The green snakes in Australia are often called tree snakes and have a very similar appearance to the rough green snake. They are long, skinny, and green with big, round yellow eyes. Tree snakes are larger than rough greens and can reach 64 inches (1.64m) when mature. They are found in Australia’s northern and eastern areas, especially along the coast. You may even find one in your backyard or garden, as they are common in urban and suburban communities.

Africa

The most common green snake in Africa is the spotted bush snake.

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The spotted bush snake is Africa’s most common green snake, although there are 24 different green snake species. The spotted bush snake is a green snake with black spots, which also lives in trees. A large percentage of spotted bush snakes live in sub-Saharan Africa, and this is due to their skin’s unique ability to manage the heat in the environment. The largest spotted bush snake is 51 inches (1.3m), so 5 inches longer than the largest rough green snake. An average spotted bush snake is closer to 24-31 inches (60-80cm).

Asia

In southeast Asia, China and India, green snakes are called vine snakes or Asian whip snakes. The longest snakes have been reported to reach lengths of up to 6 feet (1.8m)! If you get close enough to one, you will see their oval eyes with a uniquely shaped (keyhole) pupil. Vine snakes live in rainforests and are also arboreal snakes.

South America

Green Vine Snake
The venom from a flatbread snake is not harmful to humans.

Ferdy Timmerman/Shutterstock.com

South America’s flatbread snake (green vine snake) is just a tad larger than the vine snakes in Asia, with the largest reaching 6 ½ feet (2m). They look very similar to the rough green snake until you see their head. Flatbread snakes have a long pointed snout, almost forming a triangle. While rough green snakes are not venomous, flatbread snakes are venomous but not harmful to humans.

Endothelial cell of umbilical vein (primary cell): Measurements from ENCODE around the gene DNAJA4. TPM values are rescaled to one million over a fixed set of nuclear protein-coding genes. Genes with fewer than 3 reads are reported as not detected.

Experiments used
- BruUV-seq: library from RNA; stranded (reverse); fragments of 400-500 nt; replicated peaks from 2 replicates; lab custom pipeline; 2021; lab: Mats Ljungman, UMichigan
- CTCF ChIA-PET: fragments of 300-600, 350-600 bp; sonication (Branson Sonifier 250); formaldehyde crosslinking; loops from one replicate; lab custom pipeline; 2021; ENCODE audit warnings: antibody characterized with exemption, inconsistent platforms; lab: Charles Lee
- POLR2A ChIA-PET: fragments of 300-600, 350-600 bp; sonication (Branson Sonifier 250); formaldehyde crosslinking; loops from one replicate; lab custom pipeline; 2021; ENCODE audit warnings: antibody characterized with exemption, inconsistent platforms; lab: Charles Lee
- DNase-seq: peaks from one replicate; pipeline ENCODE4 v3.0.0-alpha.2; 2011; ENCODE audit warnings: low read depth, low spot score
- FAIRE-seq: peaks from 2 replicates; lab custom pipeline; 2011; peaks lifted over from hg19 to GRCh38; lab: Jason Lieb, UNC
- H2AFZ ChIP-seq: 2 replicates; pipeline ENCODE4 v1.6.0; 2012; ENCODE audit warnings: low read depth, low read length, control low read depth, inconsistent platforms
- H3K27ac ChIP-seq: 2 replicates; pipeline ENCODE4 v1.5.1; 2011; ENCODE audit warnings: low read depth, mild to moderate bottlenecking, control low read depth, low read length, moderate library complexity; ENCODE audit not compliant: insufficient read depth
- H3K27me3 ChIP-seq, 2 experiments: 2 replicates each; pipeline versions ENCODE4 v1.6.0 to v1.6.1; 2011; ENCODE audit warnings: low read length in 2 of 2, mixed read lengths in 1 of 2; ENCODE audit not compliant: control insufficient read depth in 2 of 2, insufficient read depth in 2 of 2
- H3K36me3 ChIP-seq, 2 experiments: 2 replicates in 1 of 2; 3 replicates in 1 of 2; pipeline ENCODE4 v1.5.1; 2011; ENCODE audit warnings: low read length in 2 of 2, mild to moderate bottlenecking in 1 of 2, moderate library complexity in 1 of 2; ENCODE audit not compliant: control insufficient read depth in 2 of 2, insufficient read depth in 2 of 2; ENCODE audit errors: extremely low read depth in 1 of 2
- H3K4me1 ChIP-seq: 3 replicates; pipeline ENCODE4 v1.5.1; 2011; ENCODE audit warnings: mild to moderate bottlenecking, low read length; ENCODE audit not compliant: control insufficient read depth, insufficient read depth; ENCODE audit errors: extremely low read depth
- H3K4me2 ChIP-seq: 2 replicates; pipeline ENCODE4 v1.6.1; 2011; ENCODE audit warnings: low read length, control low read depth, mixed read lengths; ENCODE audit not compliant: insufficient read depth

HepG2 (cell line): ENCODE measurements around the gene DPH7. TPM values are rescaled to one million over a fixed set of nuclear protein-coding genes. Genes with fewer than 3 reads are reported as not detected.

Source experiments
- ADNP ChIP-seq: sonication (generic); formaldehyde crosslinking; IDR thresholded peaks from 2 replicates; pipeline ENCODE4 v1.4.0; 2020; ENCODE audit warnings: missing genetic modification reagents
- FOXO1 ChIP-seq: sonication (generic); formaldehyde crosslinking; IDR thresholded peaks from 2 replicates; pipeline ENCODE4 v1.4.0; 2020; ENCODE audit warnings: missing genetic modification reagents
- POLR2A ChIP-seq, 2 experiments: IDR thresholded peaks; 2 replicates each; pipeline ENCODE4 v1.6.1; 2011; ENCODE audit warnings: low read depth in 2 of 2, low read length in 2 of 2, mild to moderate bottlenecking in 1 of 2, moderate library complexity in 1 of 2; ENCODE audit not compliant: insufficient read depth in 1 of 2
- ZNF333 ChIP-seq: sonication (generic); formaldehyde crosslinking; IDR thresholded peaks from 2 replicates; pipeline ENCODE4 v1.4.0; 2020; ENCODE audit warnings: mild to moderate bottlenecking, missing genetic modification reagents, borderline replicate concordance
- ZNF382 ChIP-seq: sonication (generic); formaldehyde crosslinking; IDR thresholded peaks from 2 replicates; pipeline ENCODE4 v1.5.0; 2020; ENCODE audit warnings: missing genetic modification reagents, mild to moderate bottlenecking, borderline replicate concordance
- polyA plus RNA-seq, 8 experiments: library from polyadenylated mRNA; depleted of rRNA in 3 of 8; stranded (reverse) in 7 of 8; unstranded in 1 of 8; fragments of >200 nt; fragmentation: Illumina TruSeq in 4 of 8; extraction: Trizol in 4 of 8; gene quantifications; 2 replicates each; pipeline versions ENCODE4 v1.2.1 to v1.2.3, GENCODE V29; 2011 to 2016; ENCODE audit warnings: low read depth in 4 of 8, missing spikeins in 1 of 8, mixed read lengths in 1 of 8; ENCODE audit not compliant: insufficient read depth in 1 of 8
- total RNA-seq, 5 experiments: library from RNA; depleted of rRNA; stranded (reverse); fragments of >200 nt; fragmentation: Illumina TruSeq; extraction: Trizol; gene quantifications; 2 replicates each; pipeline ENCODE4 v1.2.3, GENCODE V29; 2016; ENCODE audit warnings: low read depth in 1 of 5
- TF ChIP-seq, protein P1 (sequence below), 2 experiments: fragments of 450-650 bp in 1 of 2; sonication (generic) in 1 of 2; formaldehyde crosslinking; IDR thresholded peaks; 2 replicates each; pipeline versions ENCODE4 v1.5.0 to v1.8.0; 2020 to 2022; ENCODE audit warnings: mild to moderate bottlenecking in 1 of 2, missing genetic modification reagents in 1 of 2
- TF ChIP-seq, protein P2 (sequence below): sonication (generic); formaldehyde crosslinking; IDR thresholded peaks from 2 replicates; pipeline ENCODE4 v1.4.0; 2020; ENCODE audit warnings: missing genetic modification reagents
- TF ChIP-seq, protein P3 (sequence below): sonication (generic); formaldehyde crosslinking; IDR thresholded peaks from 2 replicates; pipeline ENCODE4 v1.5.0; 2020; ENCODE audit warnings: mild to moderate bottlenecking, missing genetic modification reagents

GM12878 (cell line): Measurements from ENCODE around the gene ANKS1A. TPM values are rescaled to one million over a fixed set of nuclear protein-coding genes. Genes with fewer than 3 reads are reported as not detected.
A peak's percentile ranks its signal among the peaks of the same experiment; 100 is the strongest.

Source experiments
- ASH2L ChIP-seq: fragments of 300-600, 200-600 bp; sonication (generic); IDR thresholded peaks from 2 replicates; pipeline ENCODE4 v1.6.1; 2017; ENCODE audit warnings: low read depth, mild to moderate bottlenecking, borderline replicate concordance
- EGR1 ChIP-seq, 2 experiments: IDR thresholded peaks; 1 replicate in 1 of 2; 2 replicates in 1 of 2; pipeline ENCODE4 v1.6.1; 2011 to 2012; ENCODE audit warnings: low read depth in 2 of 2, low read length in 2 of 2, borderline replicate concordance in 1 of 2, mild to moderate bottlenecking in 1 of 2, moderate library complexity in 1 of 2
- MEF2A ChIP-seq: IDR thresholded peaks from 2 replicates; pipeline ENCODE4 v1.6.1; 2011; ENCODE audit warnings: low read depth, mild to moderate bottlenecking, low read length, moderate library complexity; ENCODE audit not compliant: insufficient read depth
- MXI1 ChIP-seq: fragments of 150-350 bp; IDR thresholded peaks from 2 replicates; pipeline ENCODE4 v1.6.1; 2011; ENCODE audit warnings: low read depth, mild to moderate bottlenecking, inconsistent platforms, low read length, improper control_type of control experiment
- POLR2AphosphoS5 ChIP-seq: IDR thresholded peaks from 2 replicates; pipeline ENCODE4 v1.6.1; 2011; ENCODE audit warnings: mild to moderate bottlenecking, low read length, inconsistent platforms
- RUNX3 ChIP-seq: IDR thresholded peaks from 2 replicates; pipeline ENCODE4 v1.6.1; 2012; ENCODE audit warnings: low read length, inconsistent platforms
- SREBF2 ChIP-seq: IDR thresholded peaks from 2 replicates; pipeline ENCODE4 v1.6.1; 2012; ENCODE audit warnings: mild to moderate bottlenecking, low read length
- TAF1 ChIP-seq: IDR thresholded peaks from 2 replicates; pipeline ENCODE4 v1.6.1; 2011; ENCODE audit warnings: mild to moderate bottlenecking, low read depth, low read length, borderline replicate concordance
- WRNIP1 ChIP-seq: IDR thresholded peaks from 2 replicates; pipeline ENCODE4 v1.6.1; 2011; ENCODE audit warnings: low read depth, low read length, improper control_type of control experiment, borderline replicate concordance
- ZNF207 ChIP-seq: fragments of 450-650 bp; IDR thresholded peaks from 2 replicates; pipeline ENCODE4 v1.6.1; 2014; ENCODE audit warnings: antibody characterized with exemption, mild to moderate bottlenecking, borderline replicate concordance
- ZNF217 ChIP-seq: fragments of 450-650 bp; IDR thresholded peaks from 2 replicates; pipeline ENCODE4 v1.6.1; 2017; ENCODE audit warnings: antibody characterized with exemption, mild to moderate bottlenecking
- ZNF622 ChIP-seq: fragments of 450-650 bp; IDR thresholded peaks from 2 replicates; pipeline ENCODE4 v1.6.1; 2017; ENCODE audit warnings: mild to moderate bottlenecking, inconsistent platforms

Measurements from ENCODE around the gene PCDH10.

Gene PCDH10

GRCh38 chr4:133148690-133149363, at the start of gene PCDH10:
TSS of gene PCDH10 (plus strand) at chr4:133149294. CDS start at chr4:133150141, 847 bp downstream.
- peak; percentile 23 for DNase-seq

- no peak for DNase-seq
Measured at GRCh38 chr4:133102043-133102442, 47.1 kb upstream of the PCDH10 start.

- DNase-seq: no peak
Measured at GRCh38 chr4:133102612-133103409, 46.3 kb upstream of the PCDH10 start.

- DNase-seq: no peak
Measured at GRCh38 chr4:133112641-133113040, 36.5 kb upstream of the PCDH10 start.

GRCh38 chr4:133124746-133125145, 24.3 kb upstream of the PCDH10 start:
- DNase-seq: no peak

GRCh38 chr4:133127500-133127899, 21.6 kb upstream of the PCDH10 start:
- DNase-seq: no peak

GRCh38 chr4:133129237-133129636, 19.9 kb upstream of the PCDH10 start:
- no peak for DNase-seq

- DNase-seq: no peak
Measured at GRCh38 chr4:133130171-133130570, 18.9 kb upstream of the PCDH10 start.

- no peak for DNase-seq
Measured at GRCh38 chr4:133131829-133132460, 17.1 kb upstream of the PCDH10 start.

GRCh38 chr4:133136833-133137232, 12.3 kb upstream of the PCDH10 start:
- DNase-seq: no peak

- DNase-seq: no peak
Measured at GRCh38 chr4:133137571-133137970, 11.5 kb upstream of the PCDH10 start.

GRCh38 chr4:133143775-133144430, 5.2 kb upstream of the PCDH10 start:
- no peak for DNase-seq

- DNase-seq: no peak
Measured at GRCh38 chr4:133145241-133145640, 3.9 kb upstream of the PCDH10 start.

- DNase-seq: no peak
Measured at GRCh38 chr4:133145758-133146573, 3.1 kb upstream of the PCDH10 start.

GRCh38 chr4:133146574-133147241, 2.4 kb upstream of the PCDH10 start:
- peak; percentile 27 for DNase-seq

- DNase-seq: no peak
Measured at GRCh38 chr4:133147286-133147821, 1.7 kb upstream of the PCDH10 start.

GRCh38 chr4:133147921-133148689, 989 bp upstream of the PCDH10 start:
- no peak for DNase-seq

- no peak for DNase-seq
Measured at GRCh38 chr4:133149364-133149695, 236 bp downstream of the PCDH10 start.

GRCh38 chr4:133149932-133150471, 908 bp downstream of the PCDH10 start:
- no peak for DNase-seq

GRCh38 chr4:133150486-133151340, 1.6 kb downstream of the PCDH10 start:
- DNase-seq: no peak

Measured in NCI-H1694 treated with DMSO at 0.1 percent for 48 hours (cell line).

Europe

Even longer than the vine snakes are the European aesculapian snakes. They are not bright green but more of an olive, but they are larger than all the other green snake species. They average 43-63 inches (110-160cm), with the largest Aesculapian ever recorded being 89 inches (225cm) which is 7.4 feet long.

Antarctica

Did you know there are no snakes in Antarctica? The ground stays frozen year-round in Antarctica, so there is no place for snakes to hibernate or brumate (a kind of hibernation). To put it plainly, it’s too cold for snakes.

What is the smallest rough green snake?

Green rough snake babies emerging from eggs
The smallest ones are about the same size as a pencil, 7-8 inches long.

Stuart Hamilton/Shutterstock.com

The smallest rough green snakes are baby snakes. When rough green snakes hatch, they are only 7-8 inches long. In comparison, pencils are 7 ½ inches long. The female typically lays around 2-14 eggs, with the eggs hatching in July or August. The females do not take care of their young, which is common for snakes. The babies are born with all the skills they need to survive independently and possibly become the next largest rough green snake ever recorded!

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About the Author

I'm a Wildlife Conservation Author and Journalist, raising awareness about conservation by teaching others about the amazing animals we share the planet with. I graduated from the University of Minnesota-Morris with a degree in Elementary Education and I am a former teacher. When I am not writing I love going to my kids' soccer games, watching movies, taking on DIY projects and running with our giant Labradoodle "Tango".